DAVIS COUNTY, Utah — After a small fire in Davis County sparked Sunday afternoon, it was quickly assumed that a downed power line was the culprit.
According to the U.S. Forest Service, the Shepard Fire was mapped by helicopter on Monday at 12 acres with no containment.
“We can have fires right now just because it hasn’t really greened up on the hill yet, so we have all that dead grass and dead oak brush," said Kim Osborn, Public Information Officer with the U.S. Forest Service.
The fire crept along the hillside above the City of Farmington, slowly moving along the canyon below Shepard Peak. No homes or other structures are threatened.
Initially, six Rocky Mountain Power customers were without power as power crews de-energized lines in the area. On Monday, Rocky Mountain Power repaired those lines. Specifics pertaining to the downed power line have not been made available.
“Our maintenance and vegetation management systems operate year around. We’re very focused on those things and we recognize that they are key to both customer reliability and safety in fire season," said David Eskelsen with Rocky Mountain Power regarding the company's Wildland Fire Prepardness Program. “We have inspected more than 20,000 additional locations in addition to our regular year-round vegetation management program.”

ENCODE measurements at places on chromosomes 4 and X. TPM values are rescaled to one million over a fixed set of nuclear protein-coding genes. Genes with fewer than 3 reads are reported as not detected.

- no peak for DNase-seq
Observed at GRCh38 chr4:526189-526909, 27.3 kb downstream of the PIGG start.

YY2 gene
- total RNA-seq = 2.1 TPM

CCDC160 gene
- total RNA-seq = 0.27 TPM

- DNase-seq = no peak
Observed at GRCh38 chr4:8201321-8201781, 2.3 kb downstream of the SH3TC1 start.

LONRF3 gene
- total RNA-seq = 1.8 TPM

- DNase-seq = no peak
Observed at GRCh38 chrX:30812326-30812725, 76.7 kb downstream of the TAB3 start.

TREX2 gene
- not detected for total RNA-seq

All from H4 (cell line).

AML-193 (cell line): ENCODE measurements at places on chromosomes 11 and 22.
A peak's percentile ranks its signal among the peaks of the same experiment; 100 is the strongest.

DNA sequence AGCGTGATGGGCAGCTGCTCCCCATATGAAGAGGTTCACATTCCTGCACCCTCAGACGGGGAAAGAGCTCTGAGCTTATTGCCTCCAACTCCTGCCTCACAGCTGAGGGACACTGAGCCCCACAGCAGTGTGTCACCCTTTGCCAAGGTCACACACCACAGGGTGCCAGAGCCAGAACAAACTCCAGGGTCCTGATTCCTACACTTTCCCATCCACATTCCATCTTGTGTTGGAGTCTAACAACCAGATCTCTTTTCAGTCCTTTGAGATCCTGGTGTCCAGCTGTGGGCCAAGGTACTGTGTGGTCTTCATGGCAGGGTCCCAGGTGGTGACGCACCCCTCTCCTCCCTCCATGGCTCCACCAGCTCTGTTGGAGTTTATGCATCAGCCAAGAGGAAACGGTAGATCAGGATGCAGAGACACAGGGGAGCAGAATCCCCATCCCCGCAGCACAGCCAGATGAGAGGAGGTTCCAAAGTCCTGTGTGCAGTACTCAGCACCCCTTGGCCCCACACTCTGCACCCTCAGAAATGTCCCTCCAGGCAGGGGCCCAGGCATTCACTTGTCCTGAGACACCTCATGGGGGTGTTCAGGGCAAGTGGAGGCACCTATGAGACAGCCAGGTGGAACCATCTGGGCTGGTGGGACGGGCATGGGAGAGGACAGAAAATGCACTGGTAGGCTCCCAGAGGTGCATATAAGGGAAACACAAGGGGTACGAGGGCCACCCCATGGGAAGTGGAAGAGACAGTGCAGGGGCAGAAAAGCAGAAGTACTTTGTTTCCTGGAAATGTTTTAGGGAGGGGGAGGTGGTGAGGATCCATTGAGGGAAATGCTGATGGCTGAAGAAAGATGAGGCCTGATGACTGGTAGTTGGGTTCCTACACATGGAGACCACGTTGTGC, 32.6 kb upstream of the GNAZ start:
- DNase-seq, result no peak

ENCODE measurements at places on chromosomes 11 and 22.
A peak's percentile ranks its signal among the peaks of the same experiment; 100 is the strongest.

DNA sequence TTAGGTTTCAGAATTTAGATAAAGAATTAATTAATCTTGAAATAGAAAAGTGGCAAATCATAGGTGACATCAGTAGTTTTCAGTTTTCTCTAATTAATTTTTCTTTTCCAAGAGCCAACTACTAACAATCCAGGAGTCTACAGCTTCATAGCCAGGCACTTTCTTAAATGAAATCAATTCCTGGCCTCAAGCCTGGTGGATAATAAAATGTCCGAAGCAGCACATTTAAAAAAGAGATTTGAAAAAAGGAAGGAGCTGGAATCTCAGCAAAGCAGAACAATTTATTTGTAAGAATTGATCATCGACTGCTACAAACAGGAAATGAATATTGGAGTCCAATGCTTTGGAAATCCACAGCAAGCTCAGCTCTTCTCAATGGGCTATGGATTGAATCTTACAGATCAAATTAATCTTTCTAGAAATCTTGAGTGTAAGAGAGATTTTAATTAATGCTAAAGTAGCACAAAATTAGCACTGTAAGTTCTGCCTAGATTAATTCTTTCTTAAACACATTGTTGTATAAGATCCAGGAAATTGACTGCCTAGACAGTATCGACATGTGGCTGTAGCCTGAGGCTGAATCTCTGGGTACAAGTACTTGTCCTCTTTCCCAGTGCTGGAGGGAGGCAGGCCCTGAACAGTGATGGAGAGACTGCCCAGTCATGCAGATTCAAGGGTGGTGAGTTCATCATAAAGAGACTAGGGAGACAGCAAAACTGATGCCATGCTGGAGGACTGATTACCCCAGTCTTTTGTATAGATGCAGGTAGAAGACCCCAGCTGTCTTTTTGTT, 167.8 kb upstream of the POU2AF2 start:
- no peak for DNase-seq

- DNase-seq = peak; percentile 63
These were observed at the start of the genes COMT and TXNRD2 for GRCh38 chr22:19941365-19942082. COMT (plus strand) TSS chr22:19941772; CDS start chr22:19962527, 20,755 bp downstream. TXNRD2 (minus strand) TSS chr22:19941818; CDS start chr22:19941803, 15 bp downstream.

With other Western states experiencing catastrophic wildfires stemming from power line issues or transmission failures, RMP continues to use new technology to strengthen lines to prevent wire arcing.
“The incidents in California and other places have really focused the attention of utilities on this issue," said Eskelsen. “Our planning for the wildland customer interface is a little bit new, and we are working closely with fire officials on making sure we understand when the fire risk is high.”
Both state and federal firefighters will be working on the Shepard Fire beginning Tuesday morning with the assistance of an ordered helicopter.
In addition to year-round maintenance, Rocky Mountain Power works to reduce wildfire risk by pruning more than 270,000 trees along their lines each year. They work to remove additional vegetation and add more fire breaks.